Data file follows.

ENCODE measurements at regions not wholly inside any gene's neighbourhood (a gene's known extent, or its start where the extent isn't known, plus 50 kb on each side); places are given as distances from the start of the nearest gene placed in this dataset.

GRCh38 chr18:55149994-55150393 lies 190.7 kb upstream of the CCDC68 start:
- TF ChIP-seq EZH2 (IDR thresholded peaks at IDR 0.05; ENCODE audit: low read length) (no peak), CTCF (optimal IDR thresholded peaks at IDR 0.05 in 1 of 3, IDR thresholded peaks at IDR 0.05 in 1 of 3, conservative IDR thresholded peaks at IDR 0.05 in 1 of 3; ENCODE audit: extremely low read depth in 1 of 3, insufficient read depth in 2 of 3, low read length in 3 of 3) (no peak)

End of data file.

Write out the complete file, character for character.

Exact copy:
ENCODE measurements at regions not wholly inside any gene's neighbourhood (a gene's known extent, or its start where the extent isn't known, plus 50 kb on each side); places are given as distances from the start of the nearest gene placed in this dataset.

GRCh38 chr18:55149994-55150393 lies 190.7 kb upstream of the CCDC68 start:
- TF ChIP-seq EZH2 (IDR thresholded peaks at IDR 0.05; ENCODE audit: low read length) (no peak), CTCF (optimal IDR thresholded peaks at IDR 0.05 in 1 of 3, IDR thresholded peaks at IDR 0.05 in 1 of 3, conservative IDR thresholded peaks at IDR 0.05 in 1 of 3; ENCODE audit: extremely low read depth in 1 of 3, insufficient read depth in 2 of 3, low read length in 3 of 3) (no peak)